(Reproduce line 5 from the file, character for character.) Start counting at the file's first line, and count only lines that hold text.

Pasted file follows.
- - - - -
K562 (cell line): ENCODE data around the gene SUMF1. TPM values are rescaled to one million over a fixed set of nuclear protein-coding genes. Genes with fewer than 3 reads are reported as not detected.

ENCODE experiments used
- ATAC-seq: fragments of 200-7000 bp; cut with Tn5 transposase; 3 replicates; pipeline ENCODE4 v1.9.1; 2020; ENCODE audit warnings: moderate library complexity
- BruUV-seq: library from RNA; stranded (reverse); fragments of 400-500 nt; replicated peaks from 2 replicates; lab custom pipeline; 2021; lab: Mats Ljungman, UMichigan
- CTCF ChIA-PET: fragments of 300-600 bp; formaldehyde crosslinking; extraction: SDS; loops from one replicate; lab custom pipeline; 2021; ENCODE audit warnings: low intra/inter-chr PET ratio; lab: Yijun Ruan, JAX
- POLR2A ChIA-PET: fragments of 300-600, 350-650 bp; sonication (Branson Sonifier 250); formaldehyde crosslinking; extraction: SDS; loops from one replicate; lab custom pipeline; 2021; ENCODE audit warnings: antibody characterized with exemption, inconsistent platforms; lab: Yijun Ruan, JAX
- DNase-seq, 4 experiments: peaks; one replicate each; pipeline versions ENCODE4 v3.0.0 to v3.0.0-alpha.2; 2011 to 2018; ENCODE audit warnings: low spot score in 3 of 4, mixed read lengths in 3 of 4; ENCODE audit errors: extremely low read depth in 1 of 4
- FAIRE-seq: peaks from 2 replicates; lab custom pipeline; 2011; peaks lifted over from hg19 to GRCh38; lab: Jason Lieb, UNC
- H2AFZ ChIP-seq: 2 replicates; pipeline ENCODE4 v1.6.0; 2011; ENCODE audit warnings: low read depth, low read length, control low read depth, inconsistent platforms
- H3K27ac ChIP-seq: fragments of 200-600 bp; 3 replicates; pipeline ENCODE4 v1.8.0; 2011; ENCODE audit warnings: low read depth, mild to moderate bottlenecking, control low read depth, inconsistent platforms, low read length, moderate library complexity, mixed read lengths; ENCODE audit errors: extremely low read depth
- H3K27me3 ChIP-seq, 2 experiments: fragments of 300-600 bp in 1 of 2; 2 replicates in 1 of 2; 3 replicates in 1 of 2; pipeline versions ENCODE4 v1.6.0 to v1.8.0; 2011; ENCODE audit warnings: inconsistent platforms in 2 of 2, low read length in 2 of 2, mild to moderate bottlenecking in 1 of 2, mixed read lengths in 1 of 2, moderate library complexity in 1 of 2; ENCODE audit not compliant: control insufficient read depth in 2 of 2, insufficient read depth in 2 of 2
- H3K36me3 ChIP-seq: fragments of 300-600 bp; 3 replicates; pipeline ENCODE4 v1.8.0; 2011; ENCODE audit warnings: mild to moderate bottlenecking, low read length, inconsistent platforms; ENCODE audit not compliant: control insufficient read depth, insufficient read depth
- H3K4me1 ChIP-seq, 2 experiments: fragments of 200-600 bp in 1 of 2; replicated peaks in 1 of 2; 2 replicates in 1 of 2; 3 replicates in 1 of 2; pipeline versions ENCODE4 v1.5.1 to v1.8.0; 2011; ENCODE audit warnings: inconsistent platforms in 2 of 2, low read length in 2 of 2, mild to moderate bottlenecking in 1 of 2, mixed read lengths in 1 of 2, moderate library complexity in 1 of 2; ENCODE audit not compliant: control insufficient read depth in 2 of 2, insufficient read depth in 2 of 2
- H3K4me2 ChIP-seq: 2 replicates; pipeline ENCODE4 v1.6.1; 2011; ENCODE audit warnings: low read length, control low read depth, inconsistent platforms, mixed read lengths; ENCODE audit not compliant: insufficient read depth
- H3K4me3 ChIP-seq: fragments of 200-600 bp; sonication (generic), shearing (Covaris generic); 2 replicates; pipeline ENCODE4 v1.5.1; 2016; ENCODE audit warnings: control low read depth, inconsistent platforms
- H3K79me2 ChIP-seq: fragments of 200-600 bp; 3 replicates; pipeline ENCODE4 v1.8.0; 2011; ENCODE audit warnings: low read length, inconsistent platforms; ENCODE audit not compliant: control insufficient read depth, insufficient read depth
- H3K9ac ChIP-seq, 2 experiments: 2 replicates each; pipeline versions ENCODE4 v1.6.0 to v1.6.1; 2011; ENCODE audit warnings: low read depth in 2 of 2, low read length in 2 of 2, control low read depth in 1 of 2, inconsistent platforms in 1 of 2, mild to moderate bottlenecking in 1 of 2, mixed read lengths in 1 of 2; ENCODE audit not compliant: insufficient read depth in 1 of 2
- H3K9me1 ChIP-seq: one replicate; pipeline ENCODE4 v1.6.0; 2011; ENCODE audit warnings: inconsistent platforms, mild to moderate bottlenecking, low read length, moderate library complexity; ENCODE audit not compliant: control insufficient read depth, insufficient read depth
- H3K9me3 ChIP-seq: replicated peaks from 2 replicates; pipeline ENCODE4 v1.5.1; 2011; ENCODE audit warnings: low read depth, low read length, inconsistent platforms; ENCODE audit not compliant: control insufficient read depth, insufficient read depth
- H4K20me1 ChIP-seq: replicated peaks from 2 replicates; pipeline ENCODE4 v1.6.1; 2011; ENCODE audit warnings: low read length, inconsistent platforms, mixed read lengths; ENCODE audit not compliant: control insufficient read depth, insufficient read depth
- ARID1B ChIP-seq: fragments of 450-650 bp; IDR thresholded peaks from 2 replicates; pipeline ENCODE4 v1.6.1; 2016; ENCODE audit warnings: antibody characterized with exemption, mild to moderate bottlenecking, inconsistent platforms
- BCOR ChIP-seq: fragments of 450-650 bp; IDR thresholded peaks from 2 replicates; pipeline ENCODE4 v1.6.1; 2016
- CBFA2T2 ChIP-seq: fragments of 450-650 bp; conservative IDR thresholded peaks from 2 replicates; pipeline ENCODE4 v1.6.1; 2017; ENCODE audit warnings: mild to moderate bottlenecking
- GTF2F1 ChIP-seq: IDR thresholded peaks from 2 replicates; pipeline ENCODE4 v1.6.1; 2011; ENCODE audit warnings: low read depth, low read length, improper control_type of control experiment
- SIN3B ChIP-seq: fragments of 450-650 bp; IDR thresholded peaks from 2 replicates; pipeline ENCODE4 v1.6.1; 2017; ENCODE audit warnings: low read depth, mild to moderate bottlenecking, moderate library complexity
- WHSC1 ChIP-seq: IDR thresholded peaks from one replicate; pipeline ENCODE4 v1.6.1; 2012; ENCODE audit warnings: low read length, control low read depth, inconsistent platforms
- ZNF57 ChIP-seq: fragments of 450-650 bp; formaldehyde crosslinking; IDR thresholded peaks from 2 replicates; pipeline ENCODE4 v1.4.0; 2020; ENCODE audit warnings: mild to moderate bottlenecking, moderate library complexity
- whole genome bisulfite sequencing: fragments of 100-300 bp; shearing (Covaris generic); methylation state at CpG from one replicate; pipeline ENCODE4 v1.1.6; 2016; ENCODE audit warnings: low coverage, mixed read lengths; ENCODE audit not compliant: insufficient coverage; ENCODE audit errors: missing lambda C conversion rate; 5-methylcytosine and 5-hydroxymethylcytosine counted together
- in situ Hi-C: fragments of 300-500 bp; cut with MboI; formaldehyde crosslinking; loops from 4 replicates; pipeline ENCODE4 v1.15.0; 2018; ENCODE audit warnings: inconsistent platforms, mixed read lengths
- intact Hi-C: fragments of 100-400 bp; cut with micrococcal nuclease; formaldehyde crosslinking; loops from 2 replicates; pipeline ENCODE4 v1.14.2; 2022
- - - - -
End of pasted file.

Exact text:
- CTCF ChIA-PET: fragments of 300-600 bp; formaldehyde crosslinking; extraction: SDS; loops from one replicate; lab custom pipeline; 2021; ENCODE audit warnings: low intra/inter-chr PET ratio; lab: Yijun Ruan, JAX